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Oh NO..............

I stumbled into GMi and...

Road&Track - BOB LUTZ - APR 19, 2018
Why Johan de Nysschen Failed at Cadillac
Auto industry titan Bob Lutz weighs in on what de Nysschen wanted to do at Cadillac, and why General Motors might not have wanted to cooperate


It seemed like a perfect, if unconventional, solution: Appoint a newcomer, not tied to decades-long immersion in the General Motors culture‎, to head the renascent Cadillac brand. The fact that he had successfully led Audi and Infiniti provided him with a knowledge of the multiple challenges faced by the so-called "second tier" luxury brands struggling for enhanced status.

A major Cadillac problem, instantly recognized by the newly-appointed Johan de Nysschen upon his arrival in 2014, was that it was seen as a "discount luxury brand." Cadillac, despite the uncontested excellence of its cars, and after a multi-billion-dollar investment in sophisticated rear-wheel drive architectures, had trouble competing with Mercedes and BMW in the retail arena. Cadillac's domain was fleet sales, daily rental and heavily-subsidized lease rates. These practices, while producing volume and throughput for dealers, severely damaged the value of used Cadillacs. De Nysschen addressed that by reducing daily rental sales and instituting more realistic lease rates. Sales in North America began to sink almost immediately. If sufficient corporate patience was provided, the plan would, in a few years, wipe out the "discount" image, improve residual values, and help the brand regain respectability.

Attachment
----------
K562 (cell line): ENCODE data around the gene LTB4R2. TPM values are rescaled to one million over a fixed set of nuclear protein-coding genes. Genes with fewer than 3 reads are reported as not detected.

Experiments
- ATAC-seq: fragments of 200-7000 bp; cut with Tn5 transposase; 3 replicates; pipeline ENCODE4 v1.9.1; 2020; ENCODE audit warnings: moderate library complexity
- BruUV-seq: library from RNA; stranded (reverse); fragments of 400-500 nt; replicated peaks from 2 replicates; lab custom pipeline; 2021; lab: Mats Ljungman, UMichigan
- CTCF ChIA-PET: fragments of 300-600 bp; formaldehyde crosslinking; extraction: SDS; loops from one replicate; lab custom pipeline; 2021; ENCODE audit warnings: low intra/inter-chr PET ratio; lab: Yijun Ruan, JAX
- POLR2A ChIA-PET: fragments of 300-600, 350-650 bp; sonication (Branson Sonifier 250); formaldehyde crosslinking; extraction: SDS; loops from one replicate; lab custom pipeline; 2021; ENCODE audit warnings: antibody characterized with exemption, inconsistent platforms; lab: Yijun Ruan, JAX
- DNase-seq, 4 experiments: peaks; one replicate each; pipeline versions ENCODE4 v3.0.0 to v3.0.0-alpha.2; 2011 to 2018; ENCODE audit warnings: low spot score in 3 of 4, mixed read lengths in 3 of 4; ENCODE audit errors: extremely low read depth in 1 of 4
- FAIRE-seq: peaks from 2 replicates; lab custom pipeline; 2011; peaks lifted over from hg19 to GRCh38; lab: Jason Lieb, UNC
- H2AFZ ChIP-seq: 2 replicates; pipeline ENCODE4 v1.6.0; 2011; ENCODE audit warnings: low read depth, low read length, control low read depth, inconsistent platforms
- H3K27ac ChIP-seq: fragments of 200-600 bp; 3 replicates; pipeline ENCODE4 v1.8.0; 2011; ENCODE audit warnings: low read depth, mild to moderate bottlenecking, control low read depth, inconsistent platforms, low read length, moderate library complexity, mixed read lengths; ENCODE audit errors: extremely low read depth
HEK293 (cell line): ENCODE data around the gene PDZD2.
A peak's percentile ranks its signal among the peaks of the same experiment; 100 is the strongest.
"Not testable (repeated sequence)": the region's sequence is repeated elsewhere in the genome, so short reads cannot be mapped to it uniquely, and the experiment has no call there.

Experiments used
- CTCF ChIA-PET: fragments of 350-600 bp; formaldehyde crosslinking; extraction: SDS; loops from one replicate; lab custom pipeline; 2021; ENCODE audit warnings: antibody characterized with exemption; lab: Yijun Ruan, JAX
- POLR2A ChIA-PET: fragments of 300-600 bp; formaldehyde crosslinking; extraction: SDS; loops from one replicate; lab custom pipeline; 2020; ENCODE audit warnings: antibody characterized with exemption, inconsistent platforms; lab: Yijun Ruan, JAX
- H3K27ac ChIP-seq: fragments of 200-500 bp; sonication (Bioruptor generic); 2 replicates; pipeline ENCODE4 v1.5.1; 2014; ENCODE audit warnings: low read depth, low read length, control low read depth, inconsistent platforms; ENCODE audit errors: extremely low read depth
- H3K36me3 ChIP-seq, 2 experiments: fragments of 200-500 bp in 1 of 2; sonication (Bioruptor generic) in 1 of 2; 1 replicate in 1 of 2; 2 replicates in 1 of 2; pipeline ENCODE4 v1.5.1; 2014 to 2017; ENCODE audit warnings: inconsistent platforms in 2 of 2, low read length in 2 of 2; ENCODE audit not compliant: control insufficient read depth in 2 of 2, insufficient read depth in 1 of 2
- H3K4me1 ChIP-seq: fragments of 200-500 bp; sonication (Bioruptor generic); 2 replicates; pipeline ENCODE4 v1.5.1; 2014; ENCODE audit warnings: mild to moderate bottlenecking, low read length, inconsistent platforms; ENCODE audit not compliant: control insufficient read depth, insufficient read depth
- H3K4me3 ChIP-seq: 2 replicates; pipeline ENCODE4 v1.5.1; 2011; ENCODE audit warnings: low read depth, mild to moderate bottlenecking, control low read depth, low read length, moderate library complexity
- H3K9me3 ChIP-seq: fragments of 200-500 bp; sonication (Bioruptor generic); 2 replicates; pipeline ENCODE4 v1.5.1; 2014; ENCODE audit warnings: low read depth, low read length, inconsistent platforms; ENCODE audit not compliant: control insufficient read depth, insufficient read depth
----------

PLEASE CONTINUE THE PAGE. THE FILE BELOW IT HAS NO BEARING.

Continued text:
Alas, it was not to happen. News of plummeting sales destroyed reputation faster than sound sales practices could improve it. Struggles with the dealer body over factory-mandated showroom upgrades introduced friction. Bold new marketing thrusts such as Book by Cadillac (pay a monthy fee, then order up any Cadillac model as needed) never got traction. Expensive advertising campaigns showing emaciated, scraggly-bearded, tight-jacketed metrosexuals posed in rain-drenched back alleys, urging the viewer to Dare Greatly—at what?—flopped miserably. Moving the brand headquarters to New York City, always a bit of a mystery to me, was of little reputational value, but served to distance the Cadillac marketing people from GM's powerful Detroit-based planning and product development groups.